How to Check Your Business Idea is Worth Pitching to an Investor

Do you have a business idea but need investment to get it off the ground? If so, one option you have is to pitch the idea to an investor. Preparing a business pitch to investors is a lengthy and time-consuming process, however. This is okay if you have a chance of getting an investment, but there are some business ideas that won’t get investment and there are others which have the potential to get investment, but not in their current state.

Here are some things you can do to ensure your business idea is ready to start pitching to investors.

Do You Have a Track Record?

Ideas that investors like the most are those that already have a track record. This includes having a sales history and/or confirmed orders. With this, you will also have generated revenues and, potentially, profits.

A track record does one simple but important thing in the mind of an investor – it shows the investor there is a market for what you sell.

Of course, it’s not always possible to build a track record before you pitch to an investor. So, let’s now consider what you should look at if your business is not yet trading.

Make Sure Your Idea is Good

Before you even start thinking about putting together a pitch for your business, you should make sure your idea really is as good as you think it is. This is often a tough process, but it will highlight flaws in your idea now rather than going through all the work preparing a business plan and a pitch only for the investor to point out the problems.

To check your idea is good, explain it to people you trust will give you honest feedback. Don’t be defensive when doing this as the objective is to get opinions from people who are not as close to the business idea as you are.

Another helpful tip is to keep looking for someone who doesn’t like your idea until you find them. After all, you won’t learn much if everyone tells you the idea is great or has potential. Again, you should remember this process is about learning and refining your business idea, not trying to convert others to your way of thinking.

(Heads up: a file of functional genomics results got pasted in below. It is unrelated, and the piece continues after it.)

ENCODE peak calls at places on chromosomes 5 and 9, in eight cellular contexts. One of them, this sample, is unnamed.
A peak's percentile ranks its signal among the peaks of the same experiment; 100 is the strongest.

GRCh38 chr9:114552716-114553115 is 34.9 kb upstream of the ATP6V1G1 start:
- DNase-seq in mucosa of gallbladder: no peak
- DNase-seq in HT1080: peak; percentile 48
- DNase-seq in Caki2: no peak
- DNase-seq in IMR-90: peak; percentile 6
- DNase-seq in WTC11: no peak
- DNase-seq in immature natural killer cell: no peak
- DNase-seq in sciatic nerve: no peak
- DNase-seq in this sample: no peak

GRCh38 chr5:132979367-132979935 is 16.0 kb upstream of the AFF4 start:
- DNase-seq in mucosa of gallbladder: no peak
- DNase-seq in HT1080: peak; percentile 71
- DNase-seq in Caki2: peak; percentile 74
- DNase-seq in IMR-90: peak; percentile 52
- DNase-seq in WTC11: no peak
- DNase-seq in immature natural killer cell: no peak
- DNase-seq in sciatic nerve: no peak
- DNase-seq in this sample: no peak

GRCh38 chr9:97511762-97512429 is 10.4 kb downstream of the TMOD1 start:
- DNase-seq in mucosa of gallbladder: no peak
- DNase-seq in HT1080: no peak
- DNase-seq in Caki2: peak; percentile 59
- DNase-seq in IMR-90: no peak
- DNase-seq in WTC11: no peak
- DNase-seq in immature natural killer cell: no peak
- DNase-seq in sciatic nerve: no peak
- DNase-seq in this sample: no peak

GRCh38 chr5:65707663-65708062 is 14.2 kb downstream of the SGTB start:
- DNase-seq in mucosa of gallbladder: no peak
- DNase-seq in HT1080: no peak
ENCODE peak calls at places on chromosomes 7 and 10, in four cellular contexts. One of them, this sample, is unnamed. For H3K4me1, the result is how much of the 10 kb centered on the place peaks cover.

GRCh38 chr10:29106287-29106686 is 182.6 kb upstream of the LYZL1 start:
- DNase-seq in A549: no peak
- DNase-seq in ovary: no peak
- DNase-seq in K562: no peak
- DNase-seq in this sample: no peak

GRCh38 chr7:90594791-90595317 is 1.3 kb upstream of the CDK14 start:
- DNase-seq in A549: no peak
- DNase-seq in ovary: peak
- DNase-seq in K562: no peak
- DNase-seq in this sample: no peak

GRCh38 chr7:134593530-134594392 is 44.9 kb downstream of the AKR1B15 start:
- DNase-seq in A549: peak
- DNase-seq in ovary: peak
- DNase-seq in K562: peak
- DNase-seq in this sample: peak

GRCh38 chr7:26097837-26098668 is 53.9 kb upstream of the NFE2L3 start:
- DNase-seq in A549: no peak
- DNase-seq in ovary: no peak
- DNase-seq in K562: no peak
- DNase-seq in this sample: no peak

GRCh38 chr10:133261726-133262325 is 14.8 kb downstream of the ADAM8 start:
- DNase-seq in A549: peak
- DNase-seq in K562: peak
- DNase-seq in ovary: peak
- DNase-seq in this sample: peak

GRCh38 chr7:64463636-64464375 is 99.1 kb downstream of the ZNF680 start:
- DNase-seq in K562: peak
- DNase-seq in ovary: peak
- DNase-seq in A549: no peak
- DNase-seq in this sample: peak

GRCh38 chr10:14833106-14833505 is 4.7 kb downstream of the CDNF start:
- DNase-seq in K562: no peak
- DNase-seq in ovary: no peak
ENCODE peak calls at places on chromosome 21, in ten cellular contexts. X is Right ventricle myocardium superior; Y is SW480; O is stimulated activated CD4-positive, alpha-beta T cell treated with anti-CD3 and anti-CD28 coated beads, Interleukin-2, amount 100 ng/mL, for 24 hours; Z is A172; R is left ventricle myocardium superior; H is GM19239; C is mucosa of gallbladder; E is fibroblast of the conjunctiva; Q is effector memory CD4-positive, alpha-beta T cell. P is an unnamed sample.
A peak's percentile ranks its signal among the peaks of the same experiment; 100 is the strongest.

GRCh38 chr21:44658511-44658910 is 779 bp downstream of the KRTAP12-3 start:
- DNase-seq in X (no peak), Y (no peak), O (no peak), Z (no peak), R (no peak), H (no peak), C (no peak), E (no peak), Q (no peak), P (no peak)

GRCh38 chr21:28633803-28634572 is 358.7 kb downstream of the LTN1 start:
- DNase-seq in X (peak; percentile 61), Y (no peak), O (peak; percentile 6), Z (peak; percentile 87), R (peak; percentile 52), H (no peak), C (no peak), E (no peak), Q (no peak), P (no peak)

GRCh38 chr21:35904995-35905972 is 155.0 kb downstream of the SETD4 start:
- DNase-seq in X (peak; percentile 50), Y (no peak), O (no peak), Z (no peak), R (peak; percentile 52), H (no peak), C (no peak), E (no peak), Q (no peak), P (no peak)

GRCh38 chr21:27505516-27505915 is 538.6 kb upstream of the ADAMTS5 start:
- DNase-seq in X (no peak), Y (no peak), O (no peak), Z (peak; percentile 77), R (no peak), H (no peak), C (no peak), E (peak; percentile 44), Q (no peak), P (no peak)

Going through this process will give you a reality check on how good your business idea is, plus it will help you refine the idea. For example, someone you discuss the business with might give you something you haven’t thought of yet.

In addition, explaining your business idea to people you know and are comfortable with will help you refine your pitch, i.e. you will get better at explaining succinctly and clearly what the business does.

Types of Business Investors Don’t Like

There are some types of business that are often viewed by investors as being bad investment opportunities. This doesn’t mean they are necessarily bad ideas, although in many cases they are. From the investor’s point of view, however, there can be good business ideas that are simply not good investments.

These include:

  • Businesses that plan to take on dominant market leaders. An example would be an online auction website that intends to take on eBay. You might be able to do it, but investors are unlikely to take the risk unless you have discovered something truly unique and ground-breaking.
  • Businesses that are not unique or don’t add true value. These are businesses that can be easily replicated so are often not good investments.
  • Businesses that are trying to do too much too soon. For example, investors will be hesitant if your business idea involves going from a standing start to launching 10 products, with none of them being tested in the market.
  • Businesses with limited potential for growth or expansion. These are often referred to as lifestyle businesses. They are businesses that can be profitable and can give you a comfortable living, but they are not profitable enough to also give a worthwhile return to an investor.

In our next blog, we’ll give you tips on how to pitch your business idea to investors.

If you need more help or business advice, please contact a member of the Gilroy Gannon team today.

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